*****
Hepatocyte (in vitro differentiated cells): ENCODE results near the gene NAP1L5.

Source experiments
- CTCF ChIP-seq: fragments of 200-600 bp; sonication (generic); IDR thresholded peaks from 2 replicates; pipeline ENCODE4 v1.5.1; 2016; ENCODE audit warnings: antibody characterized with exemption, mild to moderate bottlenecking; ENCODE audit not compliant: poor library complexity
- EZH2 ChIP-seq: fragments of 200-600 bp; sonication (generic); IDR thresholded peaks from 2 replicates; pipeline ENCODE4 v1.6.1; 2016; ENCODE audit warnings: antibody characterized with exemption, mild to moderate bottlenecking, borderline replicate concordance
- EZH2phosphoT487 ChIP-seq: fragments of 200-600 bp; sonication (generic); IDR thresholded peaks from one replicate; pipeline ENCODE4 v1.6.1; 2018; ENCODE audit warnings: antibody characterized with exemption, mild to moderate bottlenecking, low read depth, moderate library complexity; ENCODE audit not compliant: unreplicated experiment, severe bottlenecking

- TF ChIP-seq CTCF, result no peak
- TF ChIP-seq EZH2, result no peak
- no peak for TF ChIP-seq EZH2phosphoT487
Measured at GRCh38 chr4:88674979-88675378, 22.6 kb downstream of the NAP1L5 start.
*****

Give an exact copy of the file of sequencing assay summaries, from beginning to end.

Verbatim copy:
Hepatocyte (in vitro differentiated cells): ENCODE results near the gene NAP1L5.

Source experiments
- CTCF ChIP-seq: fragments of 200-600 bp; sonication (generic); IDR thresholded peaks from 2 replicates; pipeline ENCODE4 v1.5.1; 2016; ENCODE audit warnings: antibody characterized with exemption, mild to moderate bottlenecking; ENCODE audit not compliant: poor library complexity
- EZH2 ChIP-seq: fragments of 200-600 bp; sonication (generic); IDR thresholded peaks from 2 replicates; pipeline ENCODE4 v1.6.1; 2016; ENCODE audit warnings: antibody characterized with exemption, mild to moderate bottlenecking, borderline replicate concordance
- EZH2phosphoT487 ChIP-seq: fragments of 200-600 bp; sonication (generic); IDR thresholded peaks from one replicate; pipeline ENCODE4 v1.6.1; 2018; ENCODE audit warnings: antibody characterized with exemption, mild to moderate bottlenecking, low read depth, moderate library complexity; ENCODE audit not compliant: unreplicated experiment, severe bottlenecking

- TF ChIP-seq CTCF, result no peak
- TF ChIP-seq EZH2, result no peak
- no peak for TF ChIP-seq EZH2phosphoT487
Measured at GRCh38 chr4:88674979-88675378, 22.6 kb downstream of the NAP1L5 start.